Lasting Power of Attorney – what we all need to know
It’s sad but true – with our population ageing fast and more people diagnosed with debilitating diseases like Alzheimer’s, an increasing number of us will need to think about appointing someone to oversee our affairs in the future. Or we may be asked to carry out that role on behalf of a loved one.
A Lasting Power of Attorney (LPA) – allows you to nominate a friend or family member to manage your personal and financial affairs in the event you lose the ability to do so – and a record number, almost 400,000 last year, are now being registered annually.
But worryingly, complaints about the conduct of those appointed to act as an LPA are on the up too, the majority instigated by concerned relatives or friends alleging financial abuse.
More so than ever before, it’s vital to have the right advice and relevant information to hand.
Think you might need an LPA in the future?
It is crucial to carefully consider who you appoint – trust is vital as you may ultimately be giving them the legal authority to make decisions on your behalf if you lose capacity.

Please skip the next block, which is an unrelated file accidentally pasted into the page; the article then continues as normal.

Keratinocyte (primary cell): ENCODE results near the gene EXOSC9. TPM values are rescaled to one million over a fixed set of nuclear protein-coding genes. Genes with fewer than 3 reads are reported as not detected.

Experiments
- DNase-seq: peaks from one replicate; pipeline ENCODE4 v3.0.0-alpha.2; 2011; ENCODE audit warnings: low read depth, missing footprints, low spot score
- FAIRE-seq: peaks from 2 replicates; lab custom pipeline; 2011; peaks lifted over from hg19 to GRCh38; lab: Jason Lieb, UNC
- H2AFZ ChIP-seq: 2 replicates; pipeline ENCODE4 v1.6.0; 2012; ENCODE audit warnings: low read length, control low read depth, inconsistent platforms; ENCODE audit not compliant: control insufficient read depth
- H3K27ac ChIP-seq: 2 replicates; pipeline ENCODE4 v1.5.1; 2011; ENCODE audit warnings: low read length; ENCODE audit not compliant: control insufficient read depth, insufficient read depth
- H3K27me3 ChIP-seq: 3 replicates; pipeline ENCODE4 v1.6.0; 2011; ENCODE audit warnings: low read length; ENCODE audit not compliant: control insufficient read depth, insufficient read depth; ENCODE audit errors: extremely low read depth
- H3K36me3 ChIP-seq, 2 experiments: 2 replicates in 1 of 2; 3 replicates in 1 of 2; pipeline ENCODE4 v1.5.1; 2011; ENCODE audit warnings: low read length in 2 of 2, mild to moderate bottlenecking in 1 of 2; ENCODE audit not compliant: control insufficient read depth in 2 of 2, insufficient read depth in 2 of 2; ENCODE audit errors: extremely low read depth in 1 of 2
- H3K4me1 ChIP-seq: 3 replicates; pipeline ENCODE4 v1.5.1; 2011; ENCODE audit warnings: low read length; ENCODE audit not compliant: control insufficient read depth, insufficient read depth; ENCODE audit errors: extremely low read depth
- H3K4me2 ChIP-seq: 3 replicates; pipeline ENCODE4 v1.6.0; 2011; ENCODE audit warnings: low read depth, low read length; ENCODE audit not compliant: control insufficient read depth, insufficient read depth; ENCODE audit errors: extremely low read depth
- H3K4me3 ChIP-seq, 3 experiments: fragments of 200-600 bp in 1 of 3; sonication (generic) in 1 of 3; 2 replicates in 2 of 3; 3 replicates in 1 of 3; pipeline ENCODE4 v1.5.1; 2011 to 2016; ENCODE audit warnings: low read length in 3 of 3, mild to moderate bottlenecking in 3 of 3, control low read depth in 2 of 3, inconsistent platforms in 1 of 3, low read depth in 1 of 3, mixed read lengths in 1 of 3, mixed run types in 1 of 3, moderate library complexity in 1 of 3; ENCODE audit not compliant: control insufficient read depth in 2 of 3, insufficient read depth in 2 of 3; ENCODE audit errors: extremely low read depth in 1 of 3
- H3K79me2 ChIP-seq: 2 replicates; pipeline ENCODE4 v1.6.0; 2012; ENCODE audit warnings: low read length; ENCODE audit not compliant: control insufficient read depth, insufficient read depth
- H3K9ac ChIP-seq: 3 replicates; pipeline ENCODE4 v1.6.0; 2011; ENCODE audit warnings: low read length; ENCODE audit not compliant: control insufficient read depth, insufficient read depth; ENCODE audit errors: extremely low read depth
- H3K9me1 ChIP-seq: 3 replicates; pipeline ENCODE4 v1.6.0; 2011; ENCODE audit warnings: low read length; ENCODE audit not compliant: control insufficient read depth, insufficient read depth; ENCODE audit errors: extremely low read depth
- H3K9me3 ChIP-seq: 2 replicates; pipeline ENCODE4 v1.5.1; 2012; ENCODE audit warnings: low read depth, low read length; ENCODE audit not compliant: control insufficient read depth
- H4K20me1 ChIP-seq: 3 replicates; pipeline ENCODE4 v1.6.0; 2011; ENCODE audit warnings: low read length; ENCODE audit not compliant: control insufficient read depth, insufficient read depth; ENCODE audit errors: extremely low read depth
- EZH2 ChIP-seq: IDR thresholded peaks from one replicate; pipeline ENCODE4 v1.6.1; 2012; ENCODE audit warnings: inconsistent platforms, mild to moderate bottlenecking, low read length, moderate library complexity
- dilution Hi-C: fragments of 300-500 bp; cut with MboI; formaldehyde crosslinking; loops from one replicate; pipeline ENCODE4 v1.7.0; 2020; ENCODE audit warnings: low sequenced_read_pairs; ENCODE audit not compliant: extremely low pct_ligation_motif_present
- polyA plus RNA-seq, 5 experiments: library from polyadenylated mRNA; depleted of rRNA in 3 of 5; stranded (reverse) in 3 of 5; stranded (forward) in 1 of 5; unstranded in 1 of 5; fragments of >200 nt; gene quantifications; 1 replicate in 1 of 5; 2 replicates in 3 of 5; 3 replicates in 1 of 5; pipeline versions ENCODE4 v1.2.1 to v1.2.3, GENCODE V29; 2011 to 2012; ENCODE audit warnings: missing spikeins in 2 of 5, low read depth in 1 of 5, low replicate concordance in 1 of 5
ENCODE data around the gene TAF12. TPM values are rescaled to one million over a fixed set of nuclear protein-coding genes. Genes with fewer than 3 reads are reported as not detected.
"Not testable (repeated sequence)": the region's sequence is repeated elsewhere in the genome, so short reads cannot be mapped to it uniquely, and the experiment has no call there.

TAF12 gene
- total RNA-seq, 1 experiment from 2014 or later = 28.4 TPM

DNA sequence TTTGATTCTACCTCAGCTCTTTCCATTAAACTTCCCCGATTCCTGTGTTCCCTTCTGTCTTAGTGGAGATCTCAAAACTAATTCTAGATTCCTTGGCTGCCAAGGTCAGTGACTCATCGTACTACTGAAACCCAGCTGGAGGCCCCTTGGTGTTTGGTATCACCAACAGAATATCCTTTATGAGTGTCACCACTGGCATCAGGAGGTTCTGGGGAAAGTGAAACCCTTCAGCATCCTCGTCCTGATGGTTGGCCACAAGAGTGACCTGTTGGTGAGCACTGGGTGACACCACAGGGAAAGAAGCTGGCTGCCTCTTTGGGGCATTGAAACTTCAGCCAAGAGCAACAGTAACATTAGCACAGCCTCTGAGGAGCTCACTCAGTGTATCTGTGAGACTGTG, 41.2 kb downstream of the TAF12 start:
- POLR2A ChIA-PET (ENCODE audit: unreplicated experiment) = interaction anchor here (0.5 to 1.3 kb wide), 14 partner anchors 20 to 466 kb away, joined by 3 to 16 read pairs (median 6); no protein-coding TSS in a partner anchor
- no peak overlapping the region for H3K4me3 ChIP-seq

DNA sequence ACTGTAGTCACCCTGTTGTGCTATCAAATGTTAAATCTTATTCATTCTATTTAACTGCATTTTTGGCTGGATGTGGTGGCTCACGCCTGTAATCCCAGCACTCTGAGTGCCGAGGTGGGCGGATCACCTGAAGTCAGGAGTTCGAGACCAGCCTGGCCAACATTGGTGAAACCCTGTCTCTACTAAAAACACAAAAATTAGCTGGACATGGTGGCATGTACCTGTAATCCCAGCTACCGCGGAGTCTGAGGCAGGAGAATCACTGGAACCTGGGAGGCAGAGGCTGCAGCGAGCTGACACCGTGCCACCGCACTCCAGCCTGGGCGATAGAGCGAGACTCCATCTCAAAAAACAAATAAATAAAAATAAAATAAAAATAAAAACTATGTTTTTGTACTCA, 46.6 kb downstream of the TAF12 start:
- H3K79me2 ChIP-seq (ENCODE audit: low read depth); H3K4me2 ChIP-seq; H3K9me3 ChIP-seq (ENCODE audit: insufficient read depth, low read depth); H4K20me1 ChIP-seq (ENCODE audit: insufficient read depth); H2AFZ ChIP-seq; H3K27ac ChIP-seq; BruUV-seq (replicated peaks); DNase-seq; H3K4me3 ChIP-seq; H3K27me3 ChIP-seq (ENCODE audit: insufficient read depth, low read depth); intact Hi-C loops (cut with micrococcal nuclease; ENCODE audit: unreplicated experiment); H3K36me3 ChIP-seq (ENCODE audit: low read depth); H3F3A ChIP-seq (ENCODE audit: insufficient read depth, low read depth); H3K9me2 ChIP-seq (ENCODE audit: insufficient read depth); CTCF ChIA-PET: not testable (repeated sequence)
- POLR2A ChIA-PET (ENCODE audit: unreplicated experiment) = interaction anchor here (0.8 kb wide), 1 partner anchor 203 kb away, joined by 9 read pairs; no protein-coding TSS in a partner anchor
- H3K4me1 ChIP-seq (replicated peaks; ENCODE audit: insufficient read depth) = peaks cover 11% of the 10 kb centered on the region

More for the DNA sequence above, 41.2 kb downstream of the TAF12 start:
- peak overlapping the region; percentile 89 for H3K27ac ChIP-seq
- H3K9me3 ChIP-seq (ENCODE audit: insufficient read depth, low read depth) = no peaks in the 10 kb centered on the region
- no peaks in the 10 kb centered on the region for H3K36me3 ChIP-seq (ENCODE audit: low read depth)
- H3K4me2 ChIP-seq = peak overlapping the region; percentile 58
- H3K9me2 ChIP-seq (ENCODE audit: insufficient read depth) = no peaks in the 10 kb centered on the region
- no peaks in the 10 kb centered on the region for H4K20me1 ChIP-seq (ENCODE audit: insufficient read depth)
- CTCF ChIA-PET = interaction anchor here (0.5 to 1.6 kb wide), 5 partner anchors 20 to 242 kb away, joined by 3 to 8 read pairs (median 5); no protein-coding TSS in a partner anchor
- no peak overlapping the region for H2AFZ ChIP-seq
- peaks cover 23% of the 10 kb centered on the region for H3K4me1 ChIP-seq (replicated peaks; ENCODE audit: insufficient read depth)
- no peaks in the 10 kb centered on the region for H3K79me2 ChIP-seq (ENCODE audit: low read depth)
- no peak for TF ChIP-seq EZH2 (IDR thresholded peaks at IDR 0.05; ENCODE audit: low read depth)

There are two types of LPA:
Try to avoid problems and possible upset in your wider family by explaining why you have chosen a particular person to be your attorney well in advance of you actually needing them.
It can also be a good idea to arrange, for example, for your attorney to circulate bank statements regularly amongst your family so it is clear to everyone exactly what is going on with your finances.
You may also wish to consider appointing more than one attorney in case one is unable to act for any reason.
Take time to think what instructions and preferences you wish to put in this important document.
Read more: Lasting Powers of Attorney – what are they?
Asked to be an attorney? Making sure you get it right
Being an attorney for a family member or friend could mean making difficult decisions about that person’s finances and health and welfare, either alone or with other appointed attorneys. It can be a lot to take on so think carefully about whether you are willing and able to do this if the need arises.
If the answer is yes, make sure you are fully aware of your role and responsibilities and what you can and can’t do.
Confusion and ignorance are the main reasons attorneys inadvertently make mistakes. So it’s important to be up to date:
Out of the blue problems – when there is no LPA in place
Sometimes, problems arise unexpectedly – perhaps through the sudden onset of an illness like a stroke or dementia – without enough time for an attorney to be appointed beforehand.
When this happens, a deputy can be appointed by the Court of Protection to be legally responsible for that person. This is usually a friend or family member but can be picked from a special team of professional deputies by the Court if no-one else is willing or able to step in.
Deputy checklist – what you need to know:
Read more: Court of Protection – what you need to know